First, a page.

Contributed by Miller Butler.
Pursuing a business venture naturally involves risk. Eliminating all risk is not an option—there are many factors beyond your control, and it is impossible to prevent every circumstance that might deviate from your plans. Nevertheless, you can decrease the degree of risk to which your business is exposed by identifying risks and taking proactive steps to mitigate them. The following five types of risk are the most common risks businesses face.
1. Contractual Risk. A contractual risk arises from either the failure to document the rights, responsibilities, and obligations of the parties to an agreement, or a breakdown in an existing contractual relationship. Activities like hiring employees and independent contractors, working with vendors, and providing goods or services to clients can increase contractual risk. Business owners typically anticipate contractual issues. Despite the prevalence of breakdowns within contractual agreements, however, companies often fail to manage their contractual obligations effectively. As a result, business owners should seek the counsel of an experienced business attorney when drafting contracts and to create systems of review for every agreement they execute.
2. Structural Risk. Structural risk arises from problems with how a business is structured. For example, selecting the wrong legal entity for a business—or never establishing a separate legal entity—creates a structural risk. It is common for business owners to start a business as a sole proprietorship. However, business owners often fail to timely transition to a separate legal entity that provides limited liability. Another structural risk arises when the business fails to properly identify and clarify ownership and management issues, such as how the business is managed, how ownership interests are transferred, and the degree to which owners are exposed to personal liability. Putting the proper legal structure in place is crucial to minimize the risk of disputes, lawsuits, and the personal liability of the business owners for claims against the business.
3. Operational Risk. Operational risk involves the day-to-day activities and ongoing management of resources within a business. Operational risk has the potential to compound over time. In other words, a business’s failure to perform essential daily tasks like maintaining accurate books and records can eventually create a very significant risk. Solving operational risks can be very expensive and time-consuming. Moreover, this type of risk has a higher chance of negatively impacting the business on various levels. Another example of an operational risk is the failure to properly identify and protect intellectual property belonging to the business. Carefully considered plans and procedures should be implemented to ensure that the business’s day-to-day operations are carried out in a way that mitigates its risk.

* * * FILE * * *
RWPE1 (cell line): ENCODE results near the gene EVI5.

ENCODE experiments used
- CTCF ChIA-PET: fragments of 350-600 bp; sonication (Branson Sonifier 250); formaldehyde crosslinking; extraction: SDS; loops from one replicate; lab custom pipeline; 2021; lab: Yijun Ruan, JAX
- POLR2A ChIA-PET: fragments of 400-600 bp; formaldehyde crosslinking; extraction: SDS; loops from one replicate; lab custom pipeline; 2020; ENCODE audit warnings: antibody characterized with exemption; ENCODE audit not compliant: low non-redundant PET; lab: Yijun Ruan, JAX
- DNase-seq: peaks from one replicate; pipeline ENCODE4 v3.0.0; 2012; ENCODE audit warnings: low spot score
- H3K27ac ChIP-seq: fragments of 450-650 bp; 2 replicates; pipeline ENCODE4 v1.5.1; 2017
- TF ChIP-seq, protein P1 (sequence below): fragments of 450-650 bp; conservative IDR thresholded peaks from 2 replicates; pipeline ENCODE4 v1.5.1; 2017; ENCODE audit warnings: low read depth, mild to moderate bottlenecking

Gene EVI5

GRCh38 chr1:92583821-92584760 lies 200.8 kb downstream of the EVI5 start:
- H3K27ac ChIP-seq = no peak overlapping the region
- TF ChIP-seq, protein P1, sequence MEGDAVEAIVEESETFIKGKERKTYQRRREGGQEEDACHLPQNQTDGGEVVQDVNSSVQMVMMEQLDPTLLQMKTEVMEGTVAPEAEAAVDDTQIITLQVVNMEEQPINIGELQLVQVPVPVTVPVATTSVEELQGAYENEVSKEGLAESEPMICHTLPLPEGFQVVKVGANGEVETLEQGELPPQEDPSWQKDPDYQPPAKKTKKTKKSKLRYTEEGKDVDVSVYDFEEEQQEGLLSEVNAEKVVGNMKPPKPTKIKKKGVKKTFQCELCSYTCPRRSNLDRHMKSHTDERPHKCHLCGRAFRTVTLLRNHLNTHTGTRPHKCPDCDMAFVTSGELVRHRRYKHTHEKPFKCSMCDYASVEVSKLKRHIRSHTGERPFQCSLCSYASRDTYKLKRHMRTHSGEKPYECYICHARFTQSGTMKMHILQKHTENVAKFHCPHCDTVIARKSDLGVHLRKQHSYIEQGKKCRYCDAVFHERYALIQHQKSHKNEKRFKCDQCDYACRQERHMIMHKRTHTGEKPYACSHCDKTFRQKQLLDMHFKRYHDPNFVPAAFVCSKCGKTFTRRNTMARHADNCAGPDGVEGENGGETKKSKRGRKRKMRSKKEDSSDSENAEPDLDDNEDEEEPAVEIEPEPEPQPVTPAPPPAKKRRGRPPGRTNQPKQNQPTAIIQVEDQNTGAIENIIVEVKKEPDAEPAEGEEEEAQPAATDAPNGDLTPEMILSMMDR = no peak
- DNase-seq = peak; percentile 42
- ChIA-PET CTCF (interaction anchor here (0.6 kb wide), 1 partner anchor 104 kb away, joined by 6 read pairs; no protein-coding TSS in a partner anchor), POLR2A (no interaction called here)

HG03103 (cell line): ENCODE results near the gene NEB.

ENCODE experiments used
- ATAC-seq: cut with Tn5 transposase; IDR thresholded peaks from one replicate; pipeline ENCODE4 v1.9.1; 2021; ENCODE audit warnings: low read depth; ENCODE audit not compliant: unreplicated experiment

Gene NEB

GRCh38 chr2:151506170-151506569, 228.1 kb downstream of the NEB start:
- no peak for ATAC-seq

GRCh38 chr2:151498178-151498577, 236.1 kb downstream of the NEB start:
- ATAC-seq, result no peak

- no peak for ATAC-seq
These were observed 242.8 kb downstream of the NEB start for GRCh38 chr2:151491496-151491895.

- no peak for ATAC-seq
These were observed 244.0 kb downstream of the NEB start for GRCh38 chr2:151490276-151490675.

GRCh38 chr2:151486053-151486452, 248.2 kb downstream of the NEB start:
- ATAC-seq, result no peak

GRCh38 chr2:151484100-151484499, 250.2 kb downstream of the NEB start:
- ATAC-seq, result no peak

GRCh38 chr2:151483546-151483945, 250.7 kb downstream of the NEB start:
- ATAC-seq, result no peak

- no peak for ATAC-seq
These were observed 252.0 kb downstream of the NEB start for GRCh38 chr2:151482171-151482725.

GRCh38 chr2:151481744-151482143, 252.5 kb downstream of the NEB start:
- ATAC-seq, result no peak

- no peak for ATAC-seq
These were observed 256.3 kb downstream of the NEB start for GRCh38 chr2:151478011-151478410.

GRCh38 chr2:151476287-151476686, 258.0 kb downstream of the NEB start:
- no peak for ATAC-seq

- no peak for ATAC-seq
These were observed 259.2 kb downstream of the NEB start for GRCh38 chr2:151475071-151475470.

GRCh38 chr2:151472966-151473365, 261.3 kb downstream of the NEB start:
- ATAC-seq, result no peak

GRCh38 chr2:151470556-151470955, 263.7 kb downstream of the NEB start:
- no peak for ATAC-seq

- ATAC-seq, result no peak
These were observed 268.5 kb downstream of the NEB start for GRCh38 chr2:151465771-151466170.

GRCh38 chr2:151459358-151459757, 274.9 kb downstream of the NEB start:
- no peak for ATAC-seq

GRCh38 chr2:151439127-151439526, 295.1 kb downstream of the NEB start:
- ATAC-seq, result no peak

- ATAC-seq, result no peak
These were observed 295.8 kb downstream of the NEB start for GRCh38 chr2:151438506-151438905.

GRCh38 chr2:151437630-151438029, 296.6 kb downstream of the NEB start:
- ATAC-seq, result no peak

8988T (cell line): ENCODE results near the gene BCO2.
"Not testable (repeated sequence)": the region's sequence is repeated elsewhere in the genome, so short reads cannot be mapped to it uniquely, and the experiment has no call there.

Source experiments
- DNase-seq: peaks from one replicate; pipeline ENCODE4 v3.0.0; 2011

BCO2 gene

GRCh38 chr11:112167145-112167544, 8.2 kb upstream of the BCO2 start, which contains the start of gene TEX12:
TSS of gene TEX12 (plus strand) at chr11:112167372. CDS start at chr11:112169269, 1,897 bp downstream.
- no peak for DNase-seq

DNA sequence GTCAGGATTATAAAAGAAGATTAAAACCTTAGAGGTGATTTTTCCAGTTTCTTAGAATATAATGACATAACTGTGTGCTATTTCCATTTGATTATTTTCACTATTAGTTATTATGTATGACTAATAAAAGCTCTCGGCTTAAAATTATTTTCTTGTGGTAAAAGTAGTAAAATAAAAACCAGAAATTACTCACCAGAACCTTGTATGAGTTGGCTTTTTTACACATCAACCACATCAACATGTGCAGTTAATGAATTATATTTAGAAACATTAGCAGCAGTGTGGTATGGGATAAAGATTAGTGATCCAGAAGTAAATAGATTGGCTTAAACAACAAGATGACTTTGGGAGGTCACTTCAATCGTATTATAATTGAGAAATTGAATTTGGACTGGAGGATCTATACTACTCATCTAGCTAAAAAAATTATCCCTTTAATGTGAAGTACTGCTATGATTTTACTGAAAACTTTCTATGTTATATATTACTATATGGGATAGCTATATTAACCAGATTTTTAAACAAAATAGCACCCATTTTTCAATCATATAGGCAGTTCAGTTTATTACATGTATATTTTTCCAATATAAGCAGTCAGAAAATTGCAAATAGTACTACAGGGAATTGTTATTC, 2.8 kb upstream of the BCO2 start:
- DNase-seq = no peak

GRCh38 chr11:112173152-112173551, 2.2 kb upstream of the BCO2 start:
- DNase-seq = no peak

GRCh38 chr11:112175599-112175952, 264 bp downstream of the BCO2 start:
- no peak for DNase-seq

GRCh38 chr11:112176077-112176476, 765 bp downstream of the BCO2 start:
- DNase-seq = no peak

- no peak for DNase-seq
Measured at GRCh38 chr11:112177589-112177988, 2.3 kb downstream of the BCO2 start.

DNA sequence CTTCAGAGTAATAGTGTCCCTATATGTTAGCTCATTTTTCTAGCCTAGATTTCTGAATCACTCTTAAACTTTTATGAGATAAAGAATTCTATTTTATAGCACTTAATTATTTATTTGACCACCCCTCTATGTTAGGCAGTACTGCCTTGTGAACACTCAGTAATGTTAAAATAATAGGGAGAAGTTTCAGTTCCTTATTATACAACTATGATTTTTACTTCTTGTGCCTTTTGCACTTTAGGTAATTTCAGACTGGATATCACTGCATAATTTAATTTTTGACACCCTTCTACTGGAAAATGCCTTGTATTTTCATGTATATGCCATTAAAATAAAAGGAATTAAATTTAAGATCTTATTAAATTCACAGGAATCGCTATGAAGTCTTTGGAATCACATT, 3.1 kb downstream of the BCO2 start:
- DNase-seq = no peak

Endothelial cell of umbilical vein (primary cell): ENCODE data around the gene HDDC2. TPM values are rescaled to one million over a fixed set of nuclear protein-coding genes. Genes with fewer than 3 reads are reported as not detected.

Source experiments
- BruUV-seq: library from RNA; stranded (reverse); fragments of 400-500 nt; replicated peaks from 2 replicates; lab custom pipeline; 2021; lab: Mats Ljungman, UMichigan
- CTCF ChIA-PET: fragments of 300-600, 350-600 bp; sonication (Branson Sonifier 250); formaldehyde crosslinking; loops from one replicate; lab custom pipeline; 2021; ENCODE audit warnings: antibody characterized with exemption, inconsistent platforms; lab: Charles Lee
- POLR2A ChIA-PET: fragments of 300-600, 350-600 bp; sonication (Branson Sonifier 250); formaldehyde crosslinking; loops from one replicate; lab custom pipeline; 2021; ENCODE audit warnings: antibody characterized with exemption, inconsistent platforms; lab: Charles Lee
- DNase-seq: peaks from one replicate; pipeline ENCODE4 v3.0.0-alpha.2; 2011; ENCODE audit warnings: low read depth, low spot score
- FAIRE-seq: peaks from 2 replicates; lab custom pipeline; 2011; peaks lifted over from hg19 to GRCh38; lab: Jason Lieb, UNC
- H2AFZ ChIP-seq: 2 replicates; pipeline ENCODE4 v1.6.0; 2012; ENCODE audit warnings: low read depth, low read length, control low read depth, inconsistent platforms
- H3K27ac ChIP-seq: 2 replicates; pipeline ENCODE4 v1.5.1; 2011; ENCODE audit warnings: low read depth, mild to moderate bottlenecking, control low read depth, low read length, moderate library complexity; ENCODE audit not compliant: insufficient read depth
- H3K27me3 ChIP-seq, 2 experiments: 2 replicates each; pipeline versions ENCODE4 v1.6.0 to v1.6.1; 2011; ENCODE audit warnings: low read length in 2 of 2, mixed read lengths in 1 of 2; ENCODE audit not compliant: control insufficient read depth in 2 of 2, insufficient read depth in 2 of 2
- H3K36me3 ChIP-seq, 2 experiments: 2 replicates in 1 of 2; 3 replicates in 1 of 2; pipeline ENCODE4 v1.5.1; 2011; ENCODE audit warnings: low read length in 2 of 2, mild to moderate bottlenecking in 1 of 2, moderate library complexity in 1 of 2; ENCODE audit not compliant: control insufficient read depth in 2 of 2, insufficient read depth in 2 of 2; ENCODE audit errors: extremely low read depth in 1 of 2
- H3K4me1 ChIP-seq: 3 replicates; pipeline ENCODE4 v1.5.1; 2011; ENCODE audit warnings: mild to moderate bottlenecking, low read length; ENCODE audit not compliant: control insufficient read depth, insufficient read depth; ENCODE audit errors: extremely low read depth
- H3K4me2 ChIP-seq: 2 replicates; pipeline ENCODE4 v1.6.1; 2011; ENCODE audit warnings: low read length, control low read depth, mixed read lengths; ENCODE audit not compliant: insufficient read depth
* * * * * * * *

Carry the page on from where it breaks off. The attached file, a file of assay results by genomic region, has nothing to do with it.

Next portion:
4. Compliance and Regulatory Risk. Managing compliance and regulatory risk is critical when a business is subject to government rules, laws, or regulations. Compliance risk arises when there is the potential to violate rules and regulations. Regulatory risk (a related term that is sometimes used interchangeably) involves the creation of rules applicable to the business. For example, a business can reduce its regulatory risk by ensuring that it complies with rules promulgated by the Internal Revenue Service. Failure to pay taxes on time or use the correct procedure results in negative consequences. Another example of a regulatory risk involves changes in the law applicable to a company—for example, a law increasing the minimum wage it must pay its employees. Noncompliance with such laws will likely result in substantial civil penalties. One important recent example is the General Data Protection Regulation, which mandates several changes to the way companies interact on a global level in order to avoid hefty fines. A business’s compliance risks vary depending on time, location, industry, and a host of other factors. Nevertheless, every business should take steps to ensure that it complies with the applicable laws, rules, and regulations applicable.
5. Litigation Risk. The risk of litigation is significant in today’s litigious society. Litigation risk overlaps with many, if not all, of the other types of risk described above. When a risk becomes a reality, litigation is often proposed as a solution. Litigation is a time-intensive and resource-heavy process, however. In fact, the cost of litigation can rival the cost of the initial problem. In addition to depleting resources, litigation may also impact the reputation of a company, particularly if it does not prevail in the lawsuit. Consequently, business owners should exercise care to minimize the opportunity for litigation to arise.
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